Imagine owning only one shirt. When it's cold out, it contracts to get thicker and keep the warmth in. In the summer it unfurls, letting the breeze in through adaptive holes. That's just one possible application of a new metamaterial called an "active auxetic" in development at the Massachussetts Institute of Technology's Self-Assembly Lab.
Auxetics are designed to grow and shrink at the same rate on along x and y axes. If you played with one of those expanding Hoberman Sphere toys as a child, then you're already familiar with the concept. The Self-Assembly Lab's innovation is different in that it requires no motors or human interaction of any kind. It actively responds to outside stimulus like temperature, and can be "programmed" to react in useful ways.
The Self-Assembly Lab's programmable materials have straddled the boundary between art, design, and science for years. He and fellow researchers have used "4D-printed" textiles adapts to pre-conceived situations (the fourth dimension is time) to make shoes. They've created sculptures inspired by virus molecules that assemble themselves inside the active environment of a lotto ball tumbler. In 2015 they applied the concept to a chair that builds itself and a brutalist obelisk made from "reversible concrete."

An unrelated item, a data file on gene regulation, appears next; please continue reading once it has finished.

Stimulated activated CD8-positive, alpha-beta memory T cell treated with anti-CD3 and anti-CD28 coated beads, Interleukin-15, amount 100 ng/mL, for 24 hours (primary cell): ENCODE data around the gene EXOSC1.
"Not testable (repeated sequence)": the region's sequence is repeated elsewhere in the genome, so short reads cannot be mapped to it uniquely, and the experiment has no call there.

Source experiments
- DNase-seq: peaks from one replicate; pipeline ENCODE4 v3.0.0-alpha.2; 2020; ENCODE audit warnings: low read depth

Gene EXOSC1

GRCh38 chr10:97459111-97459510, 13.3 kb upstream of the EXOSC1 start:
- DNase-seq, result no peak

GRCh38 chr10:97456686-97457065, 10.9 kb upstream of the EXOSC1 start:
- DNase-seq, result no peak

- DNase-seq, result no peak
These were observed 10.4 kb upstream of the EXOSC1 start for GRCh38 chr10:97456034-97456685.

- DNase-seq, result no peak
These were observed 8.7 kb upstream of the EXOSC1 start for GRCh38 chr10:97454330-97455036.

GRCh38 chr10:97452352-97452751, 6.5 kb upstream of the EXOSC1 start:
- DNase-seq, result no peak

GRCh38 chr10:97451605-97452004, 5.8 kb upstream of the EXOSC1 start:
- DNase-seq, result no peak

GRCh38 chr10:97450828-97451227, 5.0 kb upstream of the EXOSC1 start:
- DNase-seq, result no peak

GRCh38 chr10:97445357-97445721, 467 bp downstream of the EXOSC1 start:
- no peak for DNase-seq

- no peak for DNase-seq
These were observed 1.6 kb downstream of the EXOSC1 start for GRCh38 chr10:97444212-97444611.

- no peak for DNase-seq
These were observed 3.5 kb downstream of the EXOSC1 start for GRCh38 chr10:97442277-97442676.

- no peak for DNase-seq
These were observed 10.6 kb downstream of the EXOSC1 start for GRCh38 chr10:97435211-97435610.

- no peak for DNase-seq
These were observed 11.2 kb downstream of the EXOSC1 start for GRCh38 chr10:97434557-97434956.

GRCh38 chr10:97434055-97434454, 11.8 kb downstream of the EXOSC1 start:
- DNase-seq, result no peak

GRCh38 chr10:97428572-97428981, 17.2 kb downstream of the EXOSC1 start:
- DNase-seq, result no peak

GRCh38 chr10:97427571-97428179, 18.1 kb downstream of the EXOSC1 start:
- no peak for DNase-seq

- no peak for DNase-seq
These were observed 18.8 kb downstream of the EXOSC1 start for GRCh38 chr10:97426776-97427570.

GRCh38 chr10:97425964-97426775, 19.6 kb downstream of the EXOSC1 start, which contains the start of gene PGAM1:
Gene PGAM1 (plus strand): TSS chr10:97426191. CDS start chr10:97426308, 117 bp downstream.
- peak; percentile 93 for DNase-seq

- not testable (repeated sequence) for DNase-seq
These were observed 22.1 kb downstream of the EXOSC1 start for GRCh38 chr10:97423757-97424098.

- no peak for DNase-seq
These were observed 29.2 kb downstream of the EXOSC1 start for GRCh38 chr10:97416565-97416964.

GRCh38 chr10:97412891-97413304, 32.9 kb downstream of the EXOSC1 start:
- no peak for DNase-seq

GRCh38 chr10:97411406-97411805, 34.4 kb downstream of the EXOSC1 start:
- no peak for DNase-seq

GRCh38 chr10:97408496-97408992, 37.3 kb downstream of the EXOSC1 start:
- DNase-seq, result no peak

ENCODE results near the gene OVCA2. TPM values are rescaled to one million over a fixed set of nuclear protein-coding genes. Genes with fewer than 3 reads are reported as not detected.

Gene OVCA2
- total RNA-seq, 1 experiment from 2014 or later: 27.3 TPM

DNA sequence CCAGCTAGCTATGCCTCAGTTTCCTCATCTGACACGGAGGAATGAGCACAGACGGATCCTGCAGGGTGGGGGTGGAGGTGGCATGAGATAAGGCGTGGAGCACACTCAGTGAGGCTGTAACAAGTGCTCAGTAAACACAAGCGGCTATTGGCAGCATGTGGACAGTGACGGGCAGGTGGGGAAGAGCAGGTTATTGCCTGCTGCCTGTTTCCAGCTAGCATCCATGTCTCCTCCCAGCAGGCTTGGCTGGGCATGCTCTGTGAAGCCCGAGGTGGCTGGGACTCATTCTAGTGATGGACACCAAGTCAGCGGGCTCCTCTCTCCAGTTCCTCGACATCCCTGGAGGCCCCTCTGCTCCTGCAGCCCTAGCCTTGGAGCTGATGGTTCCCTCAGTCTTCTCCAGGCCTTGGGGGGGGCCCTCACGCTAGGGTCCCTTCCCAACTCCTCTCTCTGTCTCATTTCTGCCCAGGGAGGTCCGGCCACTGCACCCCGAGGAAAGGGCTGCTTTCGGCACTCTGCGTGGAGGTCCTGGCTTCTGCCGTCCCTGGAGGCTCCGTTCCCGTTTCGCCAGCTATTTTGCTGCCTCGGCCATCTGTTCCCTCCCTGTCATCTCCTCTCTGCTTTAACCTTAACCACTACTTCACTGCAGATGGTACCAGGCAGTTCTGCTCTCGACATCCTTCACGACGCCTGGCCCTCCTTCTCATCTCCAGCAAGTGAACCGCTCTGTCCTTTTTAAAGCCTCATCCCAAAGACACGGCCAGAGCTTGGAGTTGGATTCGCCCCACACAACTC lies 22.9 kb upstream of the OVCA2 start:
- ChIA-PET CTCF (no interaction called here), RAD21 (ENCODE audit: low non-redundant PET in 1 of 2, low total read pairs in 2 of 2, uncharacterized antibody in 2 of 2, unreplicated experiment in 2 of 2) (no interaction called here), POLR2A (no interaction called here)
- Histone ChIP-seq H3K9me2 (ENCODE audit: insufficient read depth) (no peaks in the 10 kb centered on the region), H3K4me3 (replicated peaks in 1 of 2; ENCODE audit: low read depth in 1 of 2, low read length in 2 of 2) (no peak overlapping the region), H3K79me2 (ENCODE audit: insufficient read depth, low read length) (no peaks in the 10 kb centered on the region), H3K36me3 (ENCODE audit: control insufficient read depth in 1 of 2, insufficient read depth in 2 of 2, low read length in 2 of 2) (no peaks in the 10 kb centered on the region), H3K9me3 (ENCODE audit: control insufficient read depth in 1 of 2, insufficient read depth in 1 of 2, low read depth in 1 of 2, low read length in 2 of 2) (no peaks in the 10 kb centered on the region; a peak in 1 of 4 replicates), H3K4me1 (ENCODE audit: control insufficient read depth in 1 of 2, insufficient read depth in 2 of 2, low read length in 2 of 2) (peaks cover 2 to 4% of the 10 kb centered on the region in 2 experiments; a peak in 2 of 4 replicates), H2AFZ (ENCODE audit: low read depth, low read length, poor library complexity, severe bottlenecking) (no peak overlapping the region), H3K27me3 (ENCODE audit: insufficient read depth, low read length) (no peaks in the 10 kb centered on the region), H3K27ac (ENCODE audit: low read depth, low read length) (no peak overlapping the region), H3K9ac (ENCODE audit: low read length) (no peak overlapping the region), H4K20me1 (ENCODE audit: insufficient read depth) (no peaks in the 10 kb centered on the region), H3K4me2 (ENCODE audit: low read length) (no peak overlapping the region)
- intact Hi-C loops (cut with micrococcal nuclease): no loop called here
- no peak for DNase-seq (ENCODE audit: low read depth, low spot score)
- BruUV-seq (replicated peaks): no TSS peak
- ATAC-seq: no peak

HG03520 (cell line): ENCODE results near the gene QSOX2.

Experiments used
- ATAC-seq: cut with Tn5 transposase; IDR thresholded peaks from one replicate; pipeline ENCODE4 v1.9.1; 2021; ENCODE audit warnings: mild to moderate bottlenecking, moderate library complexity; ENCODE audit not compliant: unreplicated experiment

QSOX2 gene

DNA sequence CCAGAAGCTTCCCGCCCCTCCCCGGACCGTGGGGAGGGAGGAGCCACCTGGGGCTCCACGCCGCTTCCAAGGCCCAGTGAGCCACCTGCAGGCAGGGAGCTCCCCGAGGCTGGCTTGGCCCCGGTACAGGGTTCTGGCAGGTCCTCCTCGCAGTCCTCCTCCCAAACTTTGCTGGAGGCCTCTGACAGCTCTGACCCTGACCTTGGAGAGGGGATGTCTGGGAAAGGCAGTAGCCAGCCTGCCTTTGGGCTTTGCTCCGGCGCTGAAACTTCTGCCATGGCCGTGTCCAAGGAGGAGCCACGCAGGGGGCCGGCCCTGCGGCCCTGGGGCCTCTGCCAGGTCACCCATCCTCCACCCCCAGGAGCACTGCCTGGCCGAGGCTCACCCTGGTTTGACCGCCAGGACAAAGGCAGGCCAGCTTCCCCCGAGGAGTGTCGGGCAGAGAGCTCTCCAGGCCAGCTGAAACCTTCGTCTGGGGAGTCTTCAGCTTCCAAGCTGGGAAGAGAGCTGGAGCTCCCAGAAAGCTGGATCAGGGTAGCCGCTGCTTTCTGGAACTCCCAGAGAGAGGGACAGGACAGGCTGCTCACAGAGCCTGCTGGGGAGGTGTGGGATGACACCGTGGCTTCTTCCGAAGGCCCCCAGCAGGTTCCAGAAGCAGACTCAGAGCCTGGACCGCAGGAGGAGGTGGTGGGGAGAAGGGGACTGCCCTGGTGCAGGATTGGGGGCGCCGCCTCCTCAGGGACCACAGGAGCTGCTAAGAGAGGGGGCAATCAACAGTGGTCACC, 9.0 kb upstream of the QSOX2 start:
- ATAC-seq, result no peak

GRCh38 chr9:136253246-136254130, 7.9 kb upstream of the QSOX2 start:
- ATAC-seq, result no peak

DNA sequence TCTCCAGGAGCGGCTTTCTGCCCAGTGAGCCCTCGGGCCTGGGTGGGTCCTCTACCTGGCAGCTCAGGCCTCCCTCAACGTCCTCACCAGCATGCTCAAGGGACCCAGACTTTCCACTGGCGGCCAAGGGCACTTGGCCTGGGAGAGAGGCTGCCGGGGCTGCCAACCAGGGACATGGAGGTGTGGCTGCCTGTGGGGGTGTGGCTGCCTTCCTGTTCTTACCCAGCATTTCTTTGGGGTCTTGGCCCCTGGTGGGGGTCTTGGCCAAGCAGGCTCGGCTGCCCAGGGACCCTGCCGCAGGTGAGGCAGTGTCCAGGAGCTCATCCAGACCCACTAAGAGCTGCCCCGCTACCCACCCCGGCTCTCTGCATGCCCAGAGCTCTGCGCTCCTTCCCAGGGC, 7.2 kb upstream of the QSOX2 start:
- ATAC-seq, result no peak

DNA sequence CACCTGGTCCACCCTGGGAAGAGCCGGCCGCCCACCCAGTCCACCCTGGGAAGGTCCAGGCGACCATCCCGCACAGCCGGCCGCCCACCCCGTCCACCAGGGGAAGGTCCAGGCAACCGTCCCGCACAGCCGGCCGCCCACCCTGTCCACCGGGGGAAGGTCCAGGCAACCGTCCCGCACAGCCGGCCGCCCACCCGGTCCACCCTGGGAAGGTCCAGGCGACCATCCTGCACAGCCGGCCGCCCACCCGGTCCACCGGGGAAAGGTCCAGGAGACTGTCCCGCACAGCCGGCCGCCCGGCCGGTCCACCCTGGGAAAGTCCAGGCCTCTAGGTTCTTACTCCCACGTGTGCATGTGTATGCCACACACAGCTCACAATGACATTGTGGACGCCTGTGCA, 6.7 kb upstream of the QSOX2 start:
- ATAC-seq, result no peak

Active auxetics offer a lot of potential to fashion designers and artists interested in pushing the envelope. "There's a legacy of active materials in fashion," Self-Assembly Lab co-director and founder Skylar TIbbits tells The Creators Project. "You can look at Hussein Chalayan, Issey Miyake, or Suzanne Lee where there are new materials that grow, transform, adapt, fold, self-fold. This would fit well within that. But there's also high-performance clothing. […] Smarter garments tend to be wearable devices and textiles that have electronics and sensors and batteries and motors. But I think this points toward a more material version of smart garments."
Programmable materials are in their infancy, but active auxetics are the Self-Assembly Lab's next step toward making leather body suits in sci-fi flicks obselete.
Learn more about the Self-Assembly Lab here.